Posted: October 2, 2017 by Robert Craven
Rapidly heading towards Brexit, the UK’s medium-sized businesses are still told to emulate the Mittelstand. Before it’s too late, I suspect.
Emulating Germany’s medium-sized, mostly family-owned businesses, is seen as the way to boost growth, jobs, and exports. While the Mittelstand is identified and recognised in Germany, there doesn’t appear to be such clarity of definition or recognition for the UK’s medium-sized businesses.
Mittelstand refers to small and medium-sized enterprises in German-speaking countries. Economists have been increasingly giving these companies more and more credit for Germany’s economic growth.
These firms have prospered in specialised markets, earning good margins which finance more innovation and produce a virtuous circle. This is what the UK is/was chasing.
Germany’s Mittelstand companies are a very important part of the country’s economy employing over 70% of the workforce.
In the UK, firms with a turnover of between £10 million and £100 million represent less than 2% of businesses but generate 23% of economic revenue and 16% of all jobs!
There are a number of characteristics the archetypal Mittelstand companies tend to exhibit. They are:
Many of the successful Mittelstand companies combine a cautious and long-term oriented approach to business with the adoption of modern management practices, like employing outside professional management and the implementation of lean manufacturing practices and total quality management. Certainly, the better UK companies do this already.
Other so-called characteristics of the Mittelstand might include their emphasis on long-term profitability. Typically, Mittelstand companies work closely with universities and researchers and cluster themselves around big manufacturers. It should be noted that the attributes listed above apply mainly to those companies concentrated in machinery, auto parts, chemicals, and electrical equipment.
So, the argument suggests that a culture and tradition of having a Mittelstand is the reason for Germany’s economic success. Correlation, however, does not imply causation; a correlation between two variables does not necessarily imply that one causes the other!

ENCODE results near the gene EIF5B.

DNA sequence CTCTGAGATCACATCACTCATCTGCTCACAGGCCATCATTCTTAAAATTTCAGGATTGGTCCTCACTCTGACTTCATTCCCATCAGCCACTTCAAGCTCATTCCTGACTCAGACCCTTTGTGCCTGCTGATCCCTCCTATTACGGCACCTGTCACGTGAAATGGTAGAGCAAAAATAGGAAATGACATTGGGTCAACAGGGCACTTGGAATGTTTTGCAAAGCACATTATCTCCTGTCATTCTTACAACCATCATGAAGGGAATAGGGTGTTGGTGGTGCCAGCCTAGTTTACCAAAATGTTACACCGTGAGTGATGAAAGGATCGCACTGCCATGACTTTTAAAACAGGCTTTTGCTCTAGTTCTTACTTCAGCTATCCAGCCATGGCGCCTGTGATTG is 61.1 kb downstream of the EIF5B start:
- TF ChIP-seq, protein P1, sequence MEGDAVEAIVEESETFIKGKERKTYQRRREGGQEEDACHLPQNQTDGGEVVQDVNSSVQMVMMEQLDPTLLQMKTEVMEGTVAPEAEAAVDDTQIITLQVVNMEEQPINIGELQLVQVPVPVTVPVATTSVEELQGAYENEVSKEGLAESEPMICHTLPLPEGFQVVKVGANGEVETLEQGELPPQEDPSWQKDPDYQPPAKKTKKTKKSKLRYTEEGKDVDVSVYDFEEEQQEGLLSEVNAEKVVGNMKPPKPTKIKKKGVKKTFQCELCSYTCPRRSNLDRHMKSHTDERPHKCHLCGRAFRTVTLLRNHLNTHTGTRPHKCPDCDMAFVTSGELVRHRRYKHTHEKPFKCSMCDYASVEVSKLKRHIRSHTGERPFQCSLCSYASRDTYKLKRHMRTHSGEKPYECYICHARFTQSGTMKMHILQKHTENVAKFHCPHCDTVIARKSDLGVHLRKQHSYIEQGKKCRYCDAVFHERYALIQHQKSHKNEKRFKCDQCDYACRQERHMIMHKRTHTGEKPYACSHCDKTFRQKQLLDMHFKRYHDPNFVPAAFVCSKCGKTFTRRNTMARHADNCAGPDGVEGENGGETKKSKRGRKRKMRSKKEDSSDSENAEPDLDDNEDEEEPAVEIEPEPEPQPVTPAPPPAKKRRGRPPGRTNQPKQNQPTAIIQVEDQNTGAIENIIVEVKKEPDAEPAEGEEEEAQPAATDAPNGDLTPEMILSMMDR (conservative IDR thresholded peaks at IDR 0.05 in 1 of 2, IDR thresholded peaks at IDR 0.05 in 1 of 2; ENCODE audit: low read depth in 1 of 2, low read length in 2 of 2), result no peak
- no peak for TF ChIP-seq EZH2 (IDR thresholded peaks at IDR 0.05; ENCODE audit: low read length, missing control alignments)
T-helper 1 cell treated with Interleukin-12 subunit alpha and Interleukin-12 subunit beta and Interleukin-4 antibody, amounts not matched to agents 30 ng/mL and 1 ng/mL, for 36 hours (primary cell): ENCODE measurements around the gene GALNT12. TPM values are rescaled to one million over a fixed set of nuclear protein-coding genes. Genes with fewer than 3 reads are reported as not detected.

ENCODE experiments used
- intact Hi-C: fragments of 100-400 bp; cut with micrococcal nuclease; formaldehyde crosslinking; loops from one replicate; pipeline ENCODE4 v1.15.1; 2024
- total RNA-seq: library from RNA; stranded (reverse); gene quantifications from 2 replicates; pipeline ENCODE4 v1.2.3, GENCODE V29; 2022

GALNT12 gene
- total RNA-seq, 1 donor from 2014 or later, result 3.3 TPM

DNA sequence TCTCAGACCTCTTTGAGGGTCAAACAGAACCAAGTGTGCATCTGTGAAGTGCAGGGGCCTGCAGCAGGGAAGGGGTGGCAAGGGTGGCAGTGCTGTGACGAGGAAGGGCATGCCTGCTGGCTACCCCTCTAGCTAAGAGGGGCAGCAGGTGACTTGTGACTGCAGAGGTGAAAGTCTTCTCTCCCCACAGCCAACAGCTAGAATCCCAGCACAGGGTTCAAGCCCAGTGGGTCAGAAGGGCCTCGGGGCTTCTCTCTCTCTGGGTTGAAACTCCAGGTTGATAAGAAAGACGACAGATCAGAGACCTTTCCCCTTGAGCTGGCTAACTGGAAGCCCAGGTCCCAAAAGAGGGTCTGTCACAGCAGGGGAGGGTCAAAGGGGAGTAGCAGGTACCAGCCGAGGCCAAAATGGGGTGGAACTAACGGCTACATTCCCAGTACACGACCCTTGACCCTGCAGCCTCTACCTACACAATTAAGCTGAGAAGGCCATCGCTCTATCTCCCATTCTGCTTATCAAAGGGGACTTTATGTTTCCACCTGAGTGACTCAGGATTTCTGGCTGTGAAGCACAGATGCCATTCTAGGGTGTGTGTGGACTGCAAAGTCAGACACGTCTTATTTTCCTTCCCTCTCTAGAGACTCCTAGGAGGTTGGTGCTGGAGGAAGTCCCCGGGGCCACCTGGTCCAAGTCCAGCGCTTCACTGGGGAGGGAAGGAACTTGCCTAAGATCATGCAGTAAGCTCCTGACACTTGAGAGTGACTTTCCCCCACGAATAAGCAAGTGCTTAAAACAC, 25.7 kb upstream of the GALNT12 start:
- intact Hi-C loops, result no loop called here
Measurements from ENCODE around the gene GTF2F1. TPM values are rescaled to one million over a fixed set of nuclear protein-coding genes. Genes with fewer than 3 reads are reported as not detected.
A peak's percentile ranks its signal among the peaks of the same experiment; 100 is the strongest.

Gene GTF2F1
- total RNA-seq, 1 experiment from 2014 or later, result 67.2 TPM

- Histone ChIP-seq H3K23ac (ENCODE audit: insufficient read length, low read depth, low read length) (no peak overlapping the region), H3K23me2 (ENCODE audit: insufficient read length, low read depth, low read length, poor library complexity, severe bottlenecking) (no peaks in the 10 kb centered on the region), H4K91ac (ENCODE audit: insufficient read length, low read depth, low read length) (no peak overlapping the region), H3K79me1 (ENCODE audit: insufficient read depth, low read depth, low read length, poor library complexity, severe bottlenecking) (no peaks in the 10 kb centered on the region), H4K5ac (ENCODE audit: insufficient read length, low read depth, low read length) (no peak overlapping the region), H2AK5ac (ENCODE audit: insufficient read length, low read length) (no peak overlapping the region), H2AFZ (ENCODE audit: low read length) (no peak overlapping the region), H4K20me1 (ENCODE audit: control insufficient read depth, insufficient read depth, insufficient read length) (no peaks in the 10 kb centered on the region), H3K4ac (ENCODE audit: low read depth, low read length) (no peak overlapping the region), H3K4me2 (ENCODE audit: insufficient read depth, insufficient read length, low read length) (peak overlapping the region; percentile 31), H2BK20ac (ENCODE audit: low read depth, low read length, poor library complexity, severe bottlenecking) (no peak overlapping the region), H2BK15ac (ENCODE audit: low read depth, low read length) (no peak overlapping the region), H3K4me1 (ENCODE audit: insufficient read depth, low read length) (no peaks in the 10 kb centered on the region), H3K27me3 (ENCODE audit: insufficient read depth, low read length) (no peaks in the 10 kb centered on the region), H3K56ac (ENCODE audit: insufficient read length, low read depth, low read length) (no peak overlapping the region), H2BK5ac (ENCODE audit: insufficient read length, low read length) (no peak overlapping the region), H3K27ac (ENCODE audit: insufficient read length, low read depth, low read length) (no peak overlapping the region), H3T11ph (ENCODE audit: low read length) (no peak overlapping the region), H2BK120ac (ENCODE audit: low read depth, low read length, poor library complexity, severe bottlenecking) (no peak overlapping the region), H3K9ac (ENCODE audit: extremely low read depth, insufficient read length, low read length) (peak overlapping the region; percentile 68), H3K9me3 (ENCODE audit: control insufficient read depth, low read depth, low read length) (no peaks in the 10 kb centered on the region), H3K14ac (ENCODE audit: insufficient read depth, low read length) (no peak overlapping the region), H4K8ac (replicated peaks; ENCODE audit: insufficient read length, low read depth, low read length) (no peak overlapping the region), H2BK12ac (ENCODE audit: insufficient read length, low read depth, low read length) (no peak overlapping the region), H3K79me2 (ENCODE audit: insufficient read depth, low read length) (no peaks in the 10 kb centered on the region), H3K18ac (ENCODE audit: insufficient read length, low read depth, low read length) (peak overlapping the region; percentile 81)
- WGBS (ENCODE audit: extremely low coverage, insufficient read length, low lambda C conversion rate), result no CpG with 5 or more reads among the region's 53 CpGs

What is clear is that the UK’s medium-sized businesses have got lost in the political and economic mix. They are not economically as powerful as the FT100 companies; they are not as politically powerful as 5 million SME owners’ votes (along with those of their families and workers). Ironically, Britain’s medium-sized businesses are out-performing both smaller and larger businesses but they are the overlooked success story of the so-called economic recovery.
MDs and CEOs of medium-sized businesses are in a bizarre position: they are too savvy to believe the simplistic start-up hype, yet they are below the radar of the media’s headlines. Cited as ‘the engine room of the British economy’ or the ‘forgotten army’, they have been overlooked for too long.
MDs and CEOs will ask themselves, ‘So what?’ Yes, it would be great to be supported and recognised but most do not believe that much will change. At least not in the short run.
By the time any directive comes down from manifesto to parliamentary vote through a budget and is disseminated via civil servants then most sane business directors would rather depend on their own limited resources to make things happen for themselves.
Hermann Simon sums up the lessons we can learn very neatly in his article ‘Hidden Champions: what German companies can teach you about innovation’: